Just as we began to emerge from the pandemic, the Minnesota Legislature adjourned on May 17 with no agreement on the state’s budget. As a result, 38,000 state employees have received layoff notices in anticipation of a potential July 1 state government shutdown. With negotiations for Minnesota’s $52 billion budget occurring largely behind closed doors, the media’s access to information — along with the public’s knowledge and oversight — has been shut out.
The private nature of these budget negotiations creates a dangerous dynamic: When critical conversations are held behind closed doors, it enables far-right Republican senators to hold up broadly supported, needed, mainstream legislation. The result is skewed negotiations defined by a radical right-wing agenda rather than a search for a reasonable middle ground. It allows Republicans to reject shared Minnesota values without explanation, public knowledge, testimony, or scrutiny.
For example, the Republican Senate’s version of the environmental omnibus bill (SF 959) cuts funding for the Minnesota Pollution Control Agency and the Department of Natural Resources (DNR) — the state agencies tasked with protecting Minnesota’s precious environment, air, and water. It removes clean water protections, and strips regulations that protect our environment, native species, and clean air. The bill blocks the investments we need to create sustainable, family-supporting union jobs to lead us toward a just, clean energy transition.
After a months-long disinformation campaign to boost their efforts, Republicans have also made a right-wing rallying cry out of the new “Clean Cars rules” from the MPCA, doubling down on their refusal to fund our state parks in Minnesota, our Minnesota Zoo, and our science museum, unless the “Clean Cars rules” are canceled. Republicans also attempted to stop the rules from taking effect through the courts, but the judicial branch ruled this spring that the Clean Cars rulemaking is legal and appropriate.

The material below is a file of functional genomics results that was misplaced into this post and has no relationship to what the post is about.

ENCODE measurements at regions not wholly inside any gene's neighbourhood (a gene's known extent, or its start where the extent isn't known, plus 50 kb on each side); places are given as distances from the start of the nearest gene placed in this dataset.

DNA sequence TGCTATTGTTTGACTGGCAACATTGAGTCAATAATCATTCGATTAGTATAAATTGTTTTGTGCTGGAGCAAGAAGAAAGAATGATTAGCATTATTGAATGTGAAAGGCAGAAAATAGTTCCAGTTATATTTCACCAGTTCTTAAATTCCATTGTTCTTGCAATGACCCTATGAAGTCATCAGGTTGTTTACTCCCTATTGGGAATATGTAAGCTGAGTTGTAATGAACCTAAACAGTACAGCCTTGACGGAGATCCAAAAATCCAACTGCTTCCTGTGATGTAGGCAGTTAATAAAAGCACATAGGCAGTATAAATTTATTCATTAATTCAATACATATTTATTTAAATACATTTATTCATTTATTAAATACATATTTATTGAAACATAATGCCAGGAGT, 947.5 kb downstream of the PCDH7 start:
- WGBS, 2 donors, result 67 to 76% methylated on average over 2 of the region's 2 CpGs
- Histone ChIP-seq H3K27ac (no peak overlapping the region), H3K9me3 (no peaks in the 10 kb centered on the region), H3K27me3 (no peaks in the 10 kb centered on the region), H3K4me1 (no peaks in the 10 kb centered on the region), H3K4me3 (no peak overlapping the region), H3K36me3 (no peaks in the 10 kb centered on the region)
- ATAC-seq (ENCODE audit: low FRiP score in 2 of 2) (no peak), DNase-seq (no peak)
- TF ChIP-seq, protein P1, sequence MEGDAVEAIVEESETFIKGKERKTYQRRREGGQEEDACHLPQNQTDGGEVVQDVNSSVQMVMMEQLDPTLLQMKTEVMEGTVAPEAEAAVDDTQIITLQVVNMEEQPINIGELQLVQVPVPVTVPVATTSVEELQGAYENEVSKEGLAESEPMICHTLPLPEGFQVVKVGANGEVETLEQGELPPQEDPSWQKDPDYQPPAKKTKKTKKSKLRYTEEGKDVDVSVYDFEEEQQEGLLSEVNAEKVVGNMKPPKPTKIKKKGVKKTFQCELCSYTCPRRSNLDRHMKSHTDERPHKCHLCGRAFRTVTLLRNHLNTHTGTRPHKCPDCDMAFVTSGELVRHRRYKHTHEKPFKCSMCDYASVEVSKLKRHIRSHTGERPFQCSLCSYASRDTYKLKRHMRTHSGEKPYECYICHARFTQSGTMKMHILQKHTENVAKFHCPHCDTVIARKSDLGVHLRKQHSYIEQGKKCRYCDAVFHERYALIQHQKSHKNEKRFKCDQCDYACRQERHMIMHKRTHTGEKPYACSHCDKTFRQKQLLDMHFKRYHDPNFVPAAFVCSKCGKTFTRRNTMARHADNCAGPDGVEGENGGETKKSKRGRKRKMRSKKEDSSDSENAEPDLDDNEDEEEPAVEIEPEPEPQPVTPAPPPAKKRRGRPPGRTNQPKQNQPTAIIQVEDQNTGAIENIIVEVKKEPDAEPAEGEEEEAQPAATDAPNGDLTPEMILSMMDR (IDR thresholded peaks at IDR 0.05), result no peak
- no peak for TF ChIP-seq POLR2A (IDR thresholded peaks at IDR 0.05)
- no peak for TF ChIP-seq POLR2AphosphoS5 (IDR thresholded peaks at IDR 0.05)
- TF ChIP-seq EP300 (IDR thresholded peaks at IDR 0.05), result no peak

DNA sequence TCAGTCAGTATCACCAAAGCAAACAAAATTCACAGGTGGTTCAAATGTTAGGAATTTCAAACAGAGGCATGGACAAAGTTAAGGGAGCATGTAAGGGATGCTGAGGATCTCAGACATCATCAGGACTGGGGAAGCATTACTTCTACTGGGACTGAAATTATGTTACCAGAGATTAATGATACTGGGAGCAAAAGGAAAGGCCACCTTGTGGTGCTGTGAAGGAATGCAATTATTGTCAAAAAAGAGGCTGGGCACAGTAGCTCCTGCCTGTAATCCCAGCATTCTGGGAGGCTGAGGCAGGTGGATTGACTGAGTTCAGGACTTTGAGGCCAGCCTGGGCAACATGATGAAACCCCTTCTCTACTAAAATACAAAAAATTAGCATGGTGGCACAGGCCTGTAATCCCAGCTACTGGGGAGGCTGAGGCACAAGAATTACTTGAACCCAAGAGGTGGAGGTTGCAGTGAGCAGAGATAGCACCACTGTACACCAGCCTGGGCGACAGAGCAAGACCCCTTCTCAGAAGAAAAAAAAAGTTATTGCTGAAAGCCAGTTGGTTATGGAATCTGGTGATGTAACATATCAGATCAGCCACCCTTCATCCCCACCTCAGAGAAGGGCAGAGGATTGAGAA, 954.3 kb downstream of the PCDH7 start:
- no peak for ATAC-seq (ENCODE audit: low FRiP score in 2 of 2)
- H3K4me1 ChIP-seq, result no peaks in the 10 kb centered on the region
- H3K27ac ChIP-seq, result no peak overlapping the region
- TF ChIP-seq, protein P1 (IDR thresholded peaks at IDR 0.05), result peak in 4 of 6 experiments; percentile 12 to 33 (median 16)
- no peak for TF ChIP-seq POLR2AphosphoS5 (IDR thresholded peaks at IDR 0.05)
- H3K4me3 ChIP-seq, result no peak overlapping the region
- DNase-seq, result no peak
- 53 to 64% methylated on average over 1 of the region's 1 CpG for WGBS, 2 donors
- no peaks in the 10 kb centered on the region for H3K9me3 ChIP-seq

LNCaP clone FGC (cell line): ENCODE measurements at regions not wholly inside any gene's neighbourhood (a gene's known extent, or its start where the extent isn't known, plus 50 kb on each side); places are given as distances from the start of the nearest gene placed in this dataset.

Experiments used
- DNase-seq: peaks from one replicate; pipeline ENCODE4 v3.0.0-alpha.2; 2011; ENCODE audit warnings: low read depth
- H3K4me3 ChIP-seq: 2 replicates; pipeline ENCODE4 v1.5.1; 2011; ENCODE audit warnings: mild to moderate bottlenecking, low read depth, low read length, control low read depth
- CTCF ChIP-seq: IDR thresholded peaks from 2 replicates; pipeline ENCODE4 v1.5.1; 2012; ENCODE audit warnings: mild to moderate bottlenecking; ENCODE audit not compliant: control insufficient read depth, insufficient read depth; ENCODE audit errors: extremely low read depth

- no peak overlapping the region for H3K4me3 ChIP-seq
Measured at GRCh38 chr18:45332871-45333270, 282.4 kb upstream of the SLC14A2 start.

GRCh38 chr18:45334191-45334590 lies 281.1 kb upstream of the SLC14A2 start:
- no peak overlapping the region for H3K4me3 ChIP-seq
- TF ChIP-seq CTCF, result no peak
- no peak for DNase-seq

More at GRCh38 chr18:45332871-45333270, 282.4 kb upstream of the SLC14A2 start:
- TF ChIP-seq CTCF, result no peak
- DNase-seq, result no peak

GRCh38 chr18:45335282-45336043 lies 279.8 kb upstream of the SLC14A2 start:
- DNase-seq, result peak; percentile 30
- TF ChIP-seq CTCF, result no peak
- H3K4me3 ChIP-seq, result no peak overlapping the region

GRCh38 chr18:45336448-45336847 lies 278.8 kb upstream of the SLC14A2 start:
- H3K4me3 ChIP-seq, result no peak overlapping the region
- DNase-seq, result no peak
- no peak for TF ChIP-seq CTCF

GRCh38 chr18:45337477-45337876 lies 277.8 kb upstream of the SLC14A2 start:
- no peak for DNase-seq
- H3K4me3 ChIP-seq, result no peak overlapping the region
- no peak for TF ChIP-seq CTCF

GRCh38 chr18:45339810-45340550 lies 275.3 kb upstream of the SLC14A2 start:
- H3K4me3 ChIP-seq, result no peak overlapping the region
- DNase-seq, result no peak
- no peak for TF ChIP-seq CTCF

Here’s the rub: The Clean Car rules simply require auto manufacturers to deliver some electric vehicles and hybrids into the state, so Minnesotans have those options available when purchasing a vehicle. That’s it. The rules are an important step to take, but they are a very small piece of the puzzle. On their own, they do not meet this moment as we move full steam ahead into the climate crisis, and even this small step wouldn’t take effect for years.
This spring we are already seeing weather records broken all over the state and world; we saw the biggest hurricane season in recorded history last year, and catastrophic fires across the west. If Senate Republicans honestly think a set of conservative “Clean Cars rules” are too much, we have a real problem, because it’s going to take a heck of a lot more than extremely modest rule changes to head off the worst-case scenario for the climate crisis.
This is just one example where Senate Republicans are demanding that we negotiate with their radical agenda instead of taking meaningful action, putting our future at stake.
It is time to shine some light on these negotiations and return them to the transparent conference committee process that our Minnesota Constitution established. We deserve to know how our budget is being made and who is fighting for the people, environment, and values that we hold dear.
No more closed-door deals that bargain away Minnesotans’ interests. No more legislating to the status quo. It is our job to ask for more, and for better, for our communities and with our communities.
We must act boldly and decisively to deliver on our promises to Minnesotans, and we must do so in the light of day.